Tomato Cans

Boxing, or prize fighting as it was referred to for a long time, has a lot of history of tough fighters, trainers, camps, and sayings. An opponent who wasn’t nearly as skilled as a champion, or a well versed fighter was commonly referred to as a “tomato can.” The wiki definition is: “In boxing, kickboxing or mixed martial arts, “tomato can” or simply “tomato” or “can” is an idiom for a fighter with poor or diminished skills (at least when compared with the opponent they are placed against) who may be considered an easy opponent to defeat, or a “guaranteed win.” Fights with “tomato cans” can be arranged to inflate the win total of a professional fighter. The phrase originates in the childhood pastime of kicking a can down the street-a boxer is advancing his career with minimal effort by defeating a “tomato can” and notching a win. “Tomato” refers to blood: “knock a tomato can over, and red stuff spills out.”

Although the definition of tomato can is sort of dark, it is usually used as a light-hearted reference to a fighter that doesn’t really stand a chance. With that said, there is another saying in reference to tomato cans.

“Sometimes a tomato can doesn’t know he’s a tomato can.”

I find this to be true when a fighter that is not as well heard of as their opponent is actually a great fighter, but has yet to be given the opportunity to prove themselves. Rocky is a story about a tomato can that beat all odds and even ended up winning the title in the sequel. With all of this said, the champions of yesteryear in MMA, the guys who held titles for several defenses and years may be a thing of the past. The highest level of MMA is (arguably, but barely) is the UFC. The year of 2016 has been a crazy year for upsets. Some may even say the rise of the fighters who may have been tomato cans in the eyes of their champion opponents.

Recently Tyron Woodley took the crown from Robbie Lawler who humbly gave himself no excuses and submitted to the fact that he was not the better fighter that night. The Atlanta crowd saw Robbie, who is thought to be one of the toughest strikers in the world get knocked out in defense of his belt. Dominic Cruz, Miesha Tate, Stipe Miocic, and Michael Bisping all proved themselves to be anything but tomato cans. One can argue that none of these fighters are tomato cans, but for the sake of my blog, I’m simply saying that they were all underdogs to the champions and found a way to get that shiny strap despite the odds. Mixed Martial Arts training and professional fighting are all open to interpretation by the coach and the fighter. New methods of training and cross training are still introduced in every camp. Eddie Alvarez and Amanda Nunes were also new belt holders that nobody thought had a chance. The bottom line of the changing of the guard is that seven new champions were crowned in just seven months to these fighters that many believed were not in the right place in their careers to take what the champions had.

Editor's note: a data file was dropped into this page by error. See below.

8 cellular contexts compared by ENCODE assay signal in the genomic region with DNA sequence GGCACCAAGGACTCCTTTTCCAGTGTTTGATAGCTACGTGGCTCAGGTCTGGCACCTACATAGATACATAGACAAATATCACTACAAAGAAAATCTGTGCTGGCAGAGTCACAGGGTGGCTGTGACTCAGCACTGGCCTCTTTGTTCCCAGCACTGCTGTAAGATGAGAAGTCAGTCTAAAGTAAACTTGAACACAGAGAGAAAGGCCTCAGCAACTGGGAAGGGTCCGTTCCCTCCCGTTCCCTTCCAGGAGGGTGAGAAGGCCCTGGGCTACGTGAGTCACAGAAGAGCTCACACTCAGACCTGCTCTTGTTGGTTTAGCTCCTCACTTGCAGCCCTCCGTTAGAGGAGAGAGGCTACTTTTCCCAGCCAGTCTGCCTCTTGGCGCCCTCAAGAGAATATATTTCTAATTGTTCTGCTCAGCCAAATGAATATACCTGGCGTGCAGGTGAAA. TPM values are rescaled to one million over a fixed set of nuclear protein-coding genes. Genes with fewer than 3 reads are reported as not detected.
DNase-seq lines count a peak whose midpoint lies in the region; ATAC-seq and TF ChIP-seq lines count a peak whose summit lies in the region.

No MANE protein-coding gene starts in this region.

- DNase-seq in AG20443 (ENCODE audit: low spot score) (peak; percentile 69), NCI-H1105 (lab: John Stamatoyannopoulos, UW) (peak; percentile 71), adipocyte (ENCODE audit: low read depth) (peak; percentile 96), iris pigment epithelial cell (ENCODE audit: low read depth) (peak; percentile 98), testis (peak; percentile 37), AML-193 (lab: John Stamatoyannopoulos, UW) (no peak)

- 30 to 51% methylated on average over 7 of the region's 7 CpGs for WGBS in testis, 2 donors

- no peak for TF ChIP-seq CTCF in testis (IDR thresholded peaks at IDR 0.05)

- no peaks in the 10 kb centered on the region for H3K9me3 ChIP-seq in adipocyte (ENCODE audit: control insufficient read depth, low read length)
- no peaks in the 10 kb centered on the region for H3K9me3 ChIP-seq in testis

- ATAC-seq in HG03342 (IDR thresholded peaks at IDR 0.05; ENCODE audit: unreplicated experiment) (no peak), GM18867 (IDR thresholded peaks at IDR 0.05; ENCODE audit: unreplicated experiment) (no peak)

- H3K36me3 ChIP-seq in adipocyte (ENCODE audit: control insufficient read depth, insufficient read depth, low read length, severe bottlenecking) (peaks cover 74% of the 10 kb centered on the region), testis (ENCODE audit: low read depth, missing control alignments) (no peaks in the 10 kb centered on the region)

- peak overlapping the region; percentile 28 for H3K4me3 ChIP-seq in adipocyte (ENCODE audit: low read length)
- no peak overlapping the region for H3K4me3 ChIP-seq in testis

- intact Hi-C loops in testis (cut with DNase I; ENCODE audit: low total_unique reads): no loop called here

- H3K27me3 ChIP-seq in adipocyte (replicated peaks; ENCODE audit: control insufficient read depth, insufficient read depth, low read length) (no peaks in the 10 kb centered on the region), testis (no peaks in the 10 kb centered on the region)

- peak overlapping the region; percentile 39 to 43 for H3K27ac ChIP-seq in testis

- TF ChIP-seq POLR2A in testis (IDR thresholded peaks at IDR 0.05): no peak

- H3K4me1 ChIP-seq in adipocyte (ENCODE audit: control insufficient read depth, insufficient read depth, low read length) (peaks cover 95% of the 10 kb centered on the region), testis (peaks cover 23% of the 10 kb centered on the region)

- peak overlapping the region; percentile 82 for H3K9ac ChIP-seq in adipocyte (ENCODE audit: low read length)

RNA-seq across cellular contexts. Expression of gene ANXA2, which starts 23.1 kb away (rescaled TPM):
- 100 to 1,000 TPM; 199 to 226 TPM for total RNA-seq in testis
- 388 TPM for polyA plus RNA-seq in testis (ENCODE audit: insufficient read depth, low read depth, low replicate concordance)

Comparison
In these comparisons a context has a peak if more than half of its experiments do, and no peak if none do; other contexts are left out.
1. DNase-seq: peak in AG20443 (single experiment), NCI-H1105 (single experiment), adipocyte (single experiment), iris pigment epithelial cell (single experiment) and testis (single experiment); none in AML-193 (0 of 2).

I guess this all boils down to belief in ones self. It doesn’t take a crowd or the masses to believe in you.

If you truly believe that you are the better participant in any sport, you are well on your way to making those beliefs come to fruition.

People like that are an inspiration to the masses that didn’t believe in them in the first place. Movies like Rudy and Eddie the Eagle more recently are all about sportsmen who truly believed in themselves and persevered through the naysayers and the critics, most often even people close to them telling them they didn’t have a snowball’s chance in July. Doesn’t Martial Arts embody that belief as a whole? Isn’t self confidence at the root of sports and martial arts? I think so, it all starts with a belief and an inspiration. Before every football game, the assistant coach, who had a deep strong voice used to start a poem that he read us. I have found the poem since then and memorized it. It is about this notion as a whole. It is titled “The Man Who Thinks He Can”. It isn’t hard to find if you google it. It gives me the chills when I read it because I picture his voice saying it. It always ended up with him yelling “Do you think you can!?” and we would all be so pumped up and yelling back “YEAH!”

In conclusion, I know life isn’t a movie, but anything people want to accomplish, especially something that others think is impossible starts with the belief in one’s self. We teach children that they can be anything they want, then when they get older and hold on to that notion, we often tell them it isn’t going to happen. We should start with belief, and end with it as well. We should support ourselves even when nobody else will. Look up the poem, you won’t be disappointed.

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